Description
RELATED U.S. PATENT APPLICATIONS

U.S. Patent applications directly or indirectly related to the subject application are the following:

Serial No. 457,175, filed Jan. 11, 1983 by David W. Page and LuVerne R. Peterson and entitled "A Re-programmable PLA", and

Serial No. 457,177, filed January 11, 1983 by David W. Page and entitled "A Dynamic Data Re-programmable PLA".

BACKGROUND OF THE INVENTION

This invention relates to programmable logic arrays (PLA's), and more particularly, to PLA's which are readily re-programmable.

In general, a PLA is a logic circuit which receives a plurality of digital input signals and generates a plurality of digital output signals wherein each of the digital output signals is a programmable sum-of-product combination of the input signals. In conventional PLA's, one circuit is provided for generating a plurality of terms which are the logical AND of selected input signals; and another circuit is provided to generate the output signals by selectively ORing the AND terms. A typical PLA may have a total of n input signals, generate a total of m AND terms from the input signals, and generate a total of k output signals by selectively ORing the m AND terms.

An article describing PLA's in more detail is "Field-PLA's Simplify Logic Designs", which was published in Electronic Design of September 1, 1975, at pages 84-90. Another series of articles describing PLA's are "Field-programmable Arrays: Powerful Alternatives to Random Logic", Electronics, July 5, 1979, pages 109-114; and "Field-programmable Logic, Part 2: Sequencers and Arrays Transform Truth Tables into Working Systems", Electronics, July 19, 1979, pages 132-139.

The general design of a PLA includes an AND array feeding into an OR array. The AND array accepts n address inputs which includes an array of terms m deep. Each term is the AND combination of data, or data complement or don't care for each input (don't care is formed by ignoring data and data complement for a given input), hence a typical program may appear as:

term 1=AΛB

term 2=AΛB

term m=B

The term lines then feed into an OR array where each term line may be selectively OR'd into an output (the array is mk where k is the number of outputs).

The prior art PLA's are typically designed for use in systems requiring permanent or semipermanent nonvolatile logic arrays. PROM's (programmable read only memories) are frequently used to implement logic arrays, which PROM's are usable only once after programming (i.e., the program cannot be changed once made). EPROM's (erasable PROM's) can be changed by the use of an ultraviolet light, which erasure requires several hours to complete. Also, another problem with EPROM's is that they are expensive.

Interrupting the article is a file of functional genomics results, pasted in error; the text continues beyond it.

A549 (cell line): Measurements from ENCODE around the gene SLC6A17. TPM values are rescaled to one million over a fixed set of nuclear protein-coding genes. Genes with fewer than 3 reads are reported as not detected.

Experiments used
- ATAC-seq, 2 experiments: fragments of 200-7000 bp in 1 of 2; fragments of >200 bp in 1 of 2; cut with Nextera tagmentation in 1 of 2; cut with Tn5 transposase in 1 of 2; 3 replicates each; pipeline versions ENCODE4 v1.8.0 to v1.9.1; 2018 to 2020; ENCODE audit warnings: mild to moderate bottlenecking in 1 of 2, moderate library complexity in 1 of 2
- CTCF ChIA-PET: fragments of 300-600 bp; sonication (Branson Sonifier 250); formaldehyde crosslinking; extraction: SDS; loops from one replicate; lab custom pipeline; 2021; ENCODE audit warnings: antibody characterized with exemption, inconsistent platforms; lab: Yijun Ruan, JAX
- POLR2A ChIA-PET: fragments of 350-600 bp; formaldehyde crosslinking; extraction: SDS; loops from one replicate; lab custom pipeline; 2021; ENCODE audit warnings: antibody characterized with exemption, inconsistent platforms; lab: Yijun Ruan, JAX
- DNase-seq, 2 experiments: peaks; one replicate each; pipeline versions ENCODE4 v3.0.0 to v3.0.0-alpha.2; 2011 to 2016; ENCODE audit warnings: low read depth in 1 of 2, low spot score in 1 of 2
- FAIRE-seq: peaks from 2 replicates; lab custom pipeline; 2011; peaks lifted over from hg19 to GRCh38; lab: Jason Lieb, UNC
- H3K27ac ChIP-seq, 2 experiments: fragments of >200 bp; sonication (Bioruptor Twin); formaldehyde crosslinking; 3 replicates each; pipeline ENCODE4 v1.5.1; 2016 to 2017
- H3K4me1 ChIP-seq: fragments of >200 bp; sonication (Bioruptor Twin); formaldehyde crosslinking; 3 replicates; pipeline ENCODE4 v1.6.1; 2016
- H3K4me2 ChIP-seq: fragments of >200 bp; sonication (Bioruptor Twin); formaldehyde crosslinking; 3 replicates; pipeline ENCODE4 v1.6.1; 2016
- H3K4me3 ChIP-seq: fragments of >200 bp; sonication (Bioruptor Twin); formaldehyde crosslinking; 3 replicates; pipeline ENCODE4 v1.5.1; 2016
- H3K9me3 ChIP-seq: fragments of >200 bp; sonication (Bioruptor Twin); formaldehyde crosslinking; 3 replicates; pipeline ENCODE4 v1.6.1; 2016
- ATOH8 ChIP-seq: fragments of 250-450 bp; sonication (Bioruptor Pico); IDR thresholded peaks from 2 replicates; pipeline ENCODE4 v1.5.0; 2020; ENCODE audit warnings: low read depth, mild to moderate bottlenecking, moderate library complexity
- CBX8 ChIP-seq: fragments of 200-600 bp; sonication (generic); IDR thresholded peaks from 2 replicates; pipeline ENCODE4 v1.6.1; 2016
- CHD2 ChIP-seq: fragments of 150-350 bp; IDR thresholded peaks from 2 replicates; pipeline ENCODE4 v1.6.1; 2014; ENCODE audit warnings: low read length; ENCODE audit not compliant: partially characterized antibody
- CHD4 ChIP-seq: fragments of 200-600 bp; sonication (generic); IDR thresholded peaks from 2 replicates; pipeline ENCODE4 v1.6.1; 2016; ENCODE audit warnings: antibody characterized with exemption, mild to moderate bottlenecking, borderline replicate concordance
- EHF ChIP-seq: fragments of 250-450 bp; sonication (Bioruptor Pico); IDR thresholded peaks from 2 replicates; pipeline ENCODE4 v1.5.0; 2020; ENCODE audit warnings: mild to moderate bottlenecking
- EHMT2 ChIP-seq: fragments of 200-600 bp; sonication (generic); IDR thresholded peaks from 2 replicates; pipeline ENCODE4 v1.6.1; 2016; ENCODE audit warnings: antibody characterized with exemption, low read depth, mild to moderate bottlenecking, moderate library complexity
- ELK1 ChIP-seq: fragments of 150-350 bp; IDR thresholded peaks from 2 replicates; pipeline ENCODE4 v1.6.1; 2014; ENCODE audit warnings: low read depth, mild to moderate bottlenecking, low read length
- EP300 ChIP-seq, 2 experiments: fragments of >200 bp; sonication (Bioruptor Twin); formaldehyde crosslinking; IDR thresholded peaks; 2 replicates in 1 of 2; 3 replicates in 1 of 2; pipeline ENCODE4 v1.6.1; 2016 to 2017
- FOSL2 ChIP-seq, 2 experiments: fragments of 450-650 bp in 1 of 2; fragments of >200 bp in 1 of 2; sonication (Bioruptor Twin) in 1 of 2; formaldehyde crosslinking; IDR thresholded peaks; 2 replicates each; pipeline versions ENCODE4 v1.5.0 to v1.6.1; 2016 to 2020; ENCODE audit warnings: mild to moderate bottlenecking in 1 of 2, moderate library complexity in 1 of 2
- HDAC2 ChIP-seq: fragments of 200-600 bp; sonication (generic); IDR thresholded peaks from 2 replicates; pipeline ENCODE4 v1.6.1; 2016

EEPROM's (electrically erasable PROM's), which are even more expensive than EPROM's, require special power supplies. Furthermore, PROM's are not configured as PLA's.

SUMMARY OF THE INVENTION

An advantage of the present invention resides in the provision of a unique design that is readily adaptable to standard MOS (metal oxide semiconductor) fabrication techniques.

Another advantage of this invention is the provision of a PLA design that is readily programmable or re-programmable as required, and requires reduced semiconductor chip area ("real estate").

A programmable logic array is provided which has an AND array disposed for receiving n input signals, an OR array providing k output signals on k output lines and m term lines and m bit lines coupling the AND or OR arrays, wherein the array comprises new and improved random access AND or OR arrays. The AND array includes nm cells wherein each cell has first and second transistor means coupled in series between one of the term lines and a reference potential. Each cell includes a charge storage element coupled to the control element of the first transistor means and one of the n input terminals is coupled to the control element of the second transistor means. The OR array includes mk cells wherein each cell has third and fourth transistor means coupled in series between one of said output lines and a reference potential. Each of the OR array cells also includes a charge storage element coupled to the control element of the third transistor means and one of the m term lines is coupled to the control element of the fourth transistor means. Refresh logic is coupled to the bit lines for periodically restoring the charge on the charge storage elements.

BRIEF DESCRIPTION OF THE DRAWINGS

FIG. 1 represents in block form the PLA of this invention; (A) and (B) in schematic diagram disclose the AND and OR arrays and refresh logic of the PLA of this invention;

FIG. 2 is a logic-schematic diagram of the program register of the PLA;

FIG. 3 is a schematic diagram of a typical flip-flop employed in this invention;

FIG. 4 is a logic-schematic diagram of the refresh register of the PLA;

FIG. 5 is a timing diagram illustrating operation of the PLA; and,

FIG. 6 is a logic-schematic diagram of a program output circuit of the PLA.

DETAILED DESCRIPTION OF THE INVENTION